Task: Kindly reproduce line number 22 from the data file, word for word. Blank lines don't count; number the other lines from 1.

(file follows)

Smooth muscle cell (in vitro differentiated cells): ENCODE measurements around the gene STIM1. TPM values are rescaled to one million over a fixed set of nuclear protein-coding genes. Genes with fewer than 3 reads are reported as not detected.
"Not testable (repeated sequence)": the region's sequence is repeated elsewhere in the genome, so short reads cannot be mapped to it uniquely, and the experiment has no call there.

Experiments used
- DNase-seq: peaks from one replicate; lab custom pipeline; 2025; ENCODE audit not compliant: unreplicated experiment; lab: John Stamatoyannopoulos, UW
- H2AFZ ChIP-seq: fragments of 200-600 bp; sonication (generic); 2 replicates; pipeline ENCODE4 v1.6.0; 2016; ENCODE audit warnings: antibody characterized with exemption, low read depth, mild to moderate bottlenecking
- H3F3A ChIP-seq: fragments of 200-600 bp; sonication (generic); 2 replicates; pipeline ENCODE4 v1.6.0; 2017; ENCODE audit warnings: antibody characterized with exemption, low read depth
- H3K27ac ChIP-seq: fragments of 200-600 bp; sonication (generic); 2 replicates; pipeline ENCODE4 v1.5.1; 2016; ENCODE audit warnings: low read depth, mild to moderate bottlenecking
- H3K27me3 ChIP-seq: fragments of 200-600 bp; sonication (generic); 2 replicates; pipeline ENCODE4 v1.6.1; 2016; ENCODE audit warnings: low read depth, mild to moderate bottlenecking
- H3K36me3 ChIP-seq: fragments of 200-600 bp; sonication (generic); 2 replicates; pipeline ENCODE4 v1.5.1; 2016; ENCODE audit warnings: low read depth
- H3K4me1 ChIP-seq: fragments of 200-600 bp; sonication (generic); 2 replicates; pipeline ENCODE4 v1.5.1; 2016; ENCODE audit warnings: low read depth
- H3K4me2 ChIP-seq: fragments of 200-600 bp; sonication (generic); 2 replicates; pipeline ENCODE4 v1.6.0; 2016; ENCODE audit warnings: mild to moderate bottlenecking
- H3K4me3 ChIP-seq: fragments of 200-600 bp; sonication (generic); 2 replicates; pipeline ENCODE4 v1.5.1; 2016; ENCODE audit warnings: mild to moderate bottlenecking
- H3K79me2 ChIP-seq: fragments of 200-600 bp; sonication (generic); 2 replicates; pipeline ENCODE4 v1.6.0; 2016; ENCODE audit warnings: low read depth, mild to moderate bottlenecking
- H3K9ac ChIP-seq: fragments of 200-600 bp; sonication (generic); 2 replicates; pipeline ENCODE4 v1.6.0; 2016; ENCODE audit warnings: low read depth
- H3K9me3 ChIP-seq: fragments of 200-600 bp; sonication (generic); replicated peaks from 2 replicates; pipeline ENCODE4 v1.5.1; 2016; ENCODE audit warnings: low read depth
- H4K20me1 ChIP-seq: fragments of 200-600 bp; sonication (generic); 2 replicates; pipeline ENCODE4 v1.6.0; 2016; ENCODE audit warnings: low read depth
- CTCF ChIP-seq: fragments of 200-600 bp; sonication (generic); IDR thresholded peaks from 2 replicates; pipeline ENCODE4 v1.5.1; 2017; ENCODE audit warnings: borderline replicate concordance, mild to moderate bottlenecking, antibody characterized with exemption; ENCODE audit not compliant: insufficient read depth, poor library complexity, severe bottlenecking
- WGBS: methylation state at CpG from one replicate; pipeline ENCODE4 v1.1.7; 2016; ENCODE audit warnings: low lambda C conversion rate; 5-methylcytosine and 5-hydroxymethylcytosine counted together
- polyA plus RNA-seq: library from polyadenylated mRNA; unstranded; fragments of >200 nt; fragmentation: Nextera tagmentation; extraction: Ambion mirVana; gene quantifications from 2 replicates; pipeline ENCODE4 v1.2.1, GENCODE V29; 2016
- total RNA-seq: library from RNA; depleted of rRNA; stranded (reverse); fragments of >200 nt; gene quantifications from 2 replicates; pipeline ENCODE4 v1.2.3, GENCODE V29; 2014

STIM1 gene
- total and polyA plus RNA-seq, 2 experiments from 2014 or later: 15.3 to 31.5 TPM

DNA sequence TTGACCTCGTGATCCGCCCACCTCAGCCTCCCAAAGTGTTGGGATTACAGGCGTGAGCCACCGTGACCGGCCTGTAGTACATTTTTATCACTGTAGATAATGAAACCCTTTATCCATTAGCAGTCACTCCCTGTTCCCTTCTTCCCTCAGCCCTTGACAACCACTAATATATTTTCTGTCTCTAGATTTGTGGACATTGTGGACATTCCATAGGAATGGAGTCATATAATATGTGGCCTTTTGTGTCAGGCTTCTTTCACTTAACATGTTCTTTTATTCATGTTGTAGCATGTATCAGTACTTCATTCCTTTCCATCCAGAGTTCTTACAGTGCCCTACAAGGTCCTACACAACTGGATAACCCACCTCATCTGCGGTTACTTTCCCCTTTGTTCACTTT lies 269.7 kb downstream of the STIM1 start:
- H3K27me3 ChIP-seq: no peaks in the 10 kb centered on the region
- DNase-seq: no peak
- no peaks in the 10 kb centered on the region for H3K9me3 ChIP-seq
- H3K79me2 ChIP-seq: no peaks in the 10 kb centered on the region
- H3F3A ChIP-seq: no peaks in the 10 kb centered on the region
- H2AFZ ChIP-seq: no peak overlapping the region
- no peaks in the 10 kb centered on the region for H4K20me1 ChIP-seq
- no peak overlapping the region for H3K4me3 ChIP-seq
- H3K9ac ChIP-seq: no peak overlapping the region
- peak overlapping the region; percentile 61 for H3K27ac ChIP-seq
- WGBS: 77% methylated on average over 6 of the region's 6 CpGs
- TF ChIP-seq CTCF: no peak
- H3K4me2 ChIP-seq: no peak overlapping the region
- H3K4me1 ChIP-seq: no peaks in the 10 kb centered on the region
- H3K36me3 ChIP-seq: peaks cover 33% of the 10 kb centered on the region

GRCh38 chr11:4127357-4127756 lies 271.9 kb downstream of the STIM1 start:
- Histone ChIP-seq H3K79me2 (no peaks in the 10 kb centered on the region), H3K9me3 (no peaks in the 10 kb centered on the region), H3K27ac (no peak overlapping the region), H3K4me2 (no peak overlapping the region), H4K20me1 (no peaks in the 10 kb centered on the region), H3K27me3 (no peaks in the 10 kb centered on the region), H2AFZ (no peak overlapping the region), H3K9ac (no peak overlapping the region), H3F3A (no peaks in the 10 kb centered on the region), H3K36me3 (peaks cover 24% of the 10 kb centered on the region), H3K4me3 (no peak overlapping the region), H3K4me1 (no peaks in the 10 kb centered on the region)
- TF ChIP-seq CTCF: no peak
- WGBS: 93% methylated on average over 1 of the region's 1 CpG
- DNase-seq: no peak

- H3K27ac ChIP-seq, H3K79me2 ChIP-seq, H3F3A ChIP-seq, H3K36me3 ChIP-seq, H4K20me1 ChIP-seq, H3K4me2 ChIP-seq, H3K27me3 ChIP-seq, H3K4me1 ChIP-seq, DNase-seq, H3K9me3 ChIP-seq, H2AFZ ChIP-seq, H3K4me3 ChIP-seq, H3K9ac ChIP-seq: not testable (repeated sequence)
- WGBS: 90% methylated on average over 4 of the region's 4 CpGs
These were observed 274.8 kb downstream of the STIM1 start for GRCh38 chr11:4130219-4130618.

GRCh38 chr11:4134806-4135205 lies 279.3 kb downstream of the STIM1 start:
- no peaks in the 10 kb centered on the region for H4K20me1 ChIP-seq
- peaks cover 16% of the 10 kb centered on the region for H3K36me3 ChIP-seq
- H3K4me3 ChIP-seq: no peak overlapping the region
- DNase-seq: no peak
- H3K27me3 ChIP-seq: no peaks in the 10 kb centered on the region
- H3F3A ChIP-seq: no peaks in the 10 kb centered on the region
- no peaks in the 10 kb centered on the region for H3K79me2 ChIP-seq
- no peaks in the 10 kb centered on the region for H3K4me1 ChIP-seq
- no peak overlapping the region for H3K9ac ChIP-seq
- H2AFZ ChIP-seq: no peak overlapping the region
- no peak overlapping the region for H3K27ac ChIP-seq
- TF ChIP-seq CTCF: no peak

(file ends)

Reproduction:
- total and polyA plus RNA-seq, 2 experiments from 2014 or later: 15.3 to 31.5 TPM